UVA’s Kate Douglass led the way with an ACC record performance of 2:03.58, lowering the mark of 2:03.86 set by NC State’s Sophie Hansson. Douglass’ time moves her to #4 all-time.
Alabama’s Avery Wiseman threw down a 2:05.46, which seems to break her own school record, and is a very fast time for anyone, but especially a freshman. NCAA runner-up Ella Nelson of UVA finished 3rd in 2:05.65.
Mens’ 200 Breast – Finals
- Derek Maas (Alabama) – 1:52.46
- Lyubomir Epitropov (Tennessee) – 1:52.47
- Noah Nichols (Virginia) – 1:54.08
It can’t get any tighter than this without being a tie. Alabama’s Derek Maas and Tennessee’s Lyubomir Epitropov stayed virtually side by side the whole race, but Maas got his hands on the wall first, 1:52.46 to 1:52.47, to set a new meet record.
Tennessee’s Jarel Dillard and Virginia’s Noah Nichols were actually out ahead for the first half of the race, but faded a bit down the stretch. Nichols took 3rd in 1:54.08, and Dillard finished 4th in 1:54.58. The top three men were all under last year’s NCAA qualifying time of 1:54.28.
Women’s 200 Fly – Finals
- Alex Walsh (Virginia) – 1:51.83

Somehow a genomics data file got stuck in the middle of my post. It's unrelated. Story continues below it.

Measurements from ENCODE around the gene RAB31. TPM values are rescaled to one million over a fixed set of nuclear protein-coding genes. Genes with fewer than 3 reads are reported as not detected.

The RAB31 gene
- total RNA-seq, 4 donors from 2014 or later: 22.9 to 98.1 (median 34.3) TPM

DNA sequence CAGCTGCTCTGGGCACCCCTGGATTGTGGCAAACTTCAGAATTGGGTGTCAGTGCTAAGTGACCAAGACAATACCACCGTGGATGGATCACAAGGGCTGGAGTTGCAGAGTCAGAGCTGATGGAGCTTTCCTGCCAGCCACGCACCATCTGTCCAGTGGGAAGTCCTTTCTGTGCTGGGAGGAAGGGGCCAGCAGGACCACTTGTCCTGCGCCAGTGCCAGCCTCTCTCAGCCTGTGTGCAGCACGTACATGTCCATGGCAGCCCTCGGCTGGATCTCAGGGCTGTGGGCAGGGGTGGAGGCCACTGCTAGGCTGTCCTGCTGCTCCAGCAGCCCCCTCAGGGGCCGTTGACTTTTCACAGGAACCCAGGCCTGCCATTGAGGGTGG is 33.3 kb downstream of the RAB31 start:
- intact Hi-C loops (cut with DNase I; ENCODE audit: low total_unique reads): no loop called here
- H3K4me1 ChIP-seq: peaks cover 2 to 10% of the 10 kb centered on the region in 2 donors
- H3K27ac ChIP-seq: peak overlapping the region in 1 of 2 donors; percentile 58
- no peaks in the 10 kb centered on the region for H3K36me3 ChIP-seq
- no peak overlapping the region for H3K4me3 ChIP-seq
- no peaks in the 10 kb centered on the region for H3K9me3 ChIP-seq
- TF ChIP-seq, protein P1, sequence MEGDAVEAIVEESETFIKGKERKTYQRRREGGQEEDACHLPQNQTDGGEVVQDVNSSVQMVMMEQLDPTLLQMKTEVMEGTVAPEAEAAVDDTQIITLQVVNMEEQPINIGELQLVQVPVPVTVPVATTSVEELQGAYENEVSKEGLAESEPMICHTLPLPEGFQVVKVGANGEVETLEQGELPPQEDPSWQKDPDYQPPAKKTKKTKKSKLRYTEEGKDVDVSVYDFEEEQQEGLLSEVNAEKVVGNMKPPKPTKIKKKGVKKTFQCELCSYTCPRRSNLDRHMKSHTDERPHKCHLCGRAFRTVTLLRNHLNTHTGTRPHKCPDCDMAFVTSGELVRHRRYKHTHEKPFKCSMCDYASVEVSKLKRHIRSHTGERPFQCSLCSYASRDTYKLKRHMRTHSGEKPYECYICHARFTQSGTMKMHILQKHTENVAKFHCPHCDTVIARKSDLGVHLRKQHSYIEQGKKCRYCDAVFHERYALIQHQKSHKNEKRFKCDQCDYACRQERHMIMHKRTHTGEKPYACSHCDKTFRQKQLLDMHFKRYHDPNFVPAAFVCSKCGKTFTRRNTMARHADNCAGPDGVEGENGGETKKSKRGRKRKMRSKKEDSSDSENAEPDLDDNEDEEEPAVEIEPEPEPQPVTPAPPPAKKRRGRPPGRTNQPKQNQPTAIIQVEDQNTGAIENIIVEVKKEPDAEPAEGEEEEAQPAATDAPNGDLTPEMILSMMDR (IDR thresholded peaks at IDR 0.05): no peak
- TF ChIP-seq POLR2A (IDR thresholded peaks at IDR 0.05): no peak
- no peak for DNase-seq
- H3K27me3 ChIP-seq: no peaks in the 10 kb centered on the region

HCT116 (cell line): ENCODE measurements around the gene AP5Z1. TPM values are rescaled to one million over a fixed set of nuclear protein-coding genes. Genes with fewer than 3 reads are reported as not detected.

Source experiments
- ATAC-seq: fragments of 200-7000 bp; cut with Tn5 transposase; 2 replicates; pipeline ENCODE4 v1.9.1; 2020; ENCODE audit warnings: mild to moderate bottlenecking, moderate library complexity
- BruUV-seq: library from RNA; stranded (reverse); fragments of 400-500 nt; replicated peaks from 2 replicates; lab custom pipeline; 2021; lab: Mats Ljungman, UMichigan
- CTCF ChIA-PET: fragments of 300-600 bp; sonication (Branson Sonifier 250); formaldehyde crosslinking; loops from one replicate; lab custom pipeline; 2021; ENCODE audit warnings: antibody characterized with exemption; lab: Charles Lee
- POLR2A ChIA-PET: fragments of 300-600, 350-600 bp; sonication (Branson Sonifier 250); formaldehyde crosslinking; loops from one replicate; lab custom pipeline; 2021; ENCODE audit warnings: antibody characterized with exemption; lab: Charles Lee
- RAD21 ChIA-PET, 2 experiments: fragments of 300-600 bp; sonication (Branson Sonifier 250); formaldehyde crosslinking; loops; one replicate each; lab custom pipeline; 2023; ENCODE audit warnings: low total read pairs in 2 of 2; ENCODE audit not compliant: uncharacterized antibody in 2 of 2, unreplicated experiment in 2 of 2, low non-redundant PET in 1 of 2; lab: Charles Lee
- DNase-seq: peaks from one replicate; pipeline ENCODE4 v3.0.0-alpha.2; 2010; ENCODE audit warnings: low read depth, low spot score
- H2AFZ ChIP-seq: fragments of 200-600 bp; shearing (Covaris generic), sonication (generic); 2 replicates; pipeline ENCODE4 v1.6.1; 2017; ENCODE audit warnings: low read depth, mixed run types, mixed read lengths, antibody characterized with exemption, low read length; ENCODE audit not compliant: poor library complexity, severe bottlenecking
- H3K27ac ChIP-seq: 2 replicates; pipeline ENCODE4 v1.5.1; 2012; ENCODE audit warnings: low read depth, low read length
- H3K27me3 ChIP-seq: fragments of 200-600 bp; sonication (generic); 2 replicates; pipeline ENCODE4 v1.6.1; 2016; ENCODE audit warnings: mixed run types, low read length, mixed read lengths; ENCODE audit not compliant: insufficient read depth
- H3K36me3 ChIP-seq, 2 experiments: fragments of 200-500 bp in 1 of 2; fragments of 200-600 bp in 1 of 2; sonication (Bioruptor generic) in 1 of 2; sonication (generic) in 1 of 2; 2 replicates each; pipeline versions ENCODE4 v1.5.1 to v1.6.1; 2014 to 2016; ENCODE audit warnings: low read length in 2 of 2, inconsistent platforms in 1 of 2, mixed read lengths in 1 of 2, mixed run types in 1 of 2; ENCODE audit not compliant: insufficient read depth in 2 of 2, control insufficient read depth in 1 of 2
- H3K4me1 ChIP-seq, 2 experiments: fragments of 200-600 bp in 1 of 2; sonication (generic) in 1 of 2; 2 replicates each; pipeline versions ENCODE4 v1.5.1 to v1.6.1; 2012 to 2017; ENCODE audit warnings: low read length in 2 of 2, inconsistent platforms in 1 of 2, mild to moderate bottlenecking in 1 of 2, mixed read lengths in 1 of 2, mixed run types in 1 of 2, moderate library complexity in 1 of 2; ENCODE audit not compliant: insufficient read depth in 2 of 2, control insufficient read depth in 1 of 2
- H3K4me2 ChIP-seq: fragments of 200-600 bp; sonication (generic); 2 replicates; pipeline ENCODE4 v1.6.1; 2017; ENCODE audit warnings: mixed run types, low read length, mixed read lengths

- Ellen Walshe (Tennessee) – 1:53.96
- Sara Stotler (Tennessee) – 1:55.22
The uber-versatile Alex Walsh took this event by two seconds, with a time of 1:51.83 that’s over 2.5s faster than anyone else had been heading into this week’s invites. Walsh went out in 53.99, clocked identical middle splits of 28.84, then closed in 29.00 to win by over two seconds.
Tennessee freshman Ellen Walshe nearly matched Walsh over the final 50, splitting a 29.13, and she “settled” for 2nd in a time of 1:53.96, also faster than anyone else had been this season prior to this round of invites. Her teammate Sara Stotler took 3rd in 1:55.22
Men’s 200 Fly – Finals
- Josh Fong (Virginia) – 1:44.20
- Charlie Hawke (Alabama) – 1:44.32
- Justin Grender (Virginia) – 1:44.71
Justin Grender took 3rd in 1:44.71. Grender is primary a backstroker, but the Cavalier scratched the 200 back after putting up the 2nd-fastest time of the morning in that event, and opted to swim just the 200 fly tonight instead.
Women’s 400 Free Relay – Timed Finals